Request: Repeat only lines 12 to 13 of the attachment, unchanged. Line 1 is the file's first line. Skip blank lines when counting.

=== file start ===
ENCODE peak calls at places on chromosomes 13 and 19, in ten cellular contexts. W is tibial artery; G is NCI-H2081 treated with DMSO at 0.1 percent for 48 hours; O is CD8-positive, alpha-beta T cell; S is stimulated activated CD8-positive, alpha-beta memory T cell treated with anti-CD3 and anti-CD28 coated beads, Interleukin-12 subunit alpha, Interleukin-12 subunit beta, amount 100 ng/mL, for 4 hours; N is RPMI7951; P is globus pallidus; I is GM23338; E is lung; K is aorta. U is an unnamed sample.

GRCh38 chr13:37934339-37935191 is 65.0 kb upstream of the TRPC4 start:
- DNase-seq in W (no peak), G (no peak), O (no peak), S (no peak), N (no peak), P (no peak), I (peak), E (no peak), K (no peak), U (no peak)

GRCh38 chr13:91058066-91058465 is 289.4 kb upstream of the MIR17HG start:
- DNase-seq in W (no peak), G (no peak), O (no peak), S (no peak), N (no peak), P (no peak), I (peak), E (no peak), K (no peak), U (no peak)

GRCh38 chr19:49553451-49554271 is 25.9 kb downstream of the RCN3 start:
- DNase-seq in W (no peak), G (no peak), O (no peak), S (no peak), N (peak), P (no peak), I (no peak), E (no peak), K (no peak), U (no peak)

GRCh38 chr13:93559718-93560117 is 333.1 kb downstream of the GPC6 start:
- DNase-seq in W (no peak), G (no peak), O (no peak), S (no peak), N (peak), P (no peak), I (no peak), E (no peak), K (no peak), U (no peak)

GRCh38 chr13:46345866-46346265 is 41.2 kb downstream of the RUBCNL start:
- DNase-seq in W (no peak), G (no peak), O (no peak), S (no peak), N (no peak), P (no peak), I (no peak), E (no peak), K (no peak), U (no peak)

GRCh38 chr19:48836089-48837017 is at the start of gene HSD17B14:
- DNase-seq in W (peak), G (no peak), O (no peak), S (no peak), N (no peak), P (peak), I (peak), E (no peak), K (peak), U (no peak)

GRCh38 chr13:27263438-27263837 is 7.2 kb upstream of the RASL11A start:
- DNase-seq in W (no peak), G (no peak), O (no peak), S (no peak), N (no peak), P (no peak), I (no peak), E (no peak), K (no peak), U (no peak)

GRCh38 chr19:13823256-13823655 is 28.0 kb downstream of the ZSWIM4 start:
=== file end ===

GRCh38 chr19:48836089-48837017 is at the start of gene HSD17B14:
- DNase-seq in W (peak), G (no peak), O (no peak), S (no peak), N (no peak), P (peak), I (peak), E (no peak), K (peak), U (no peak)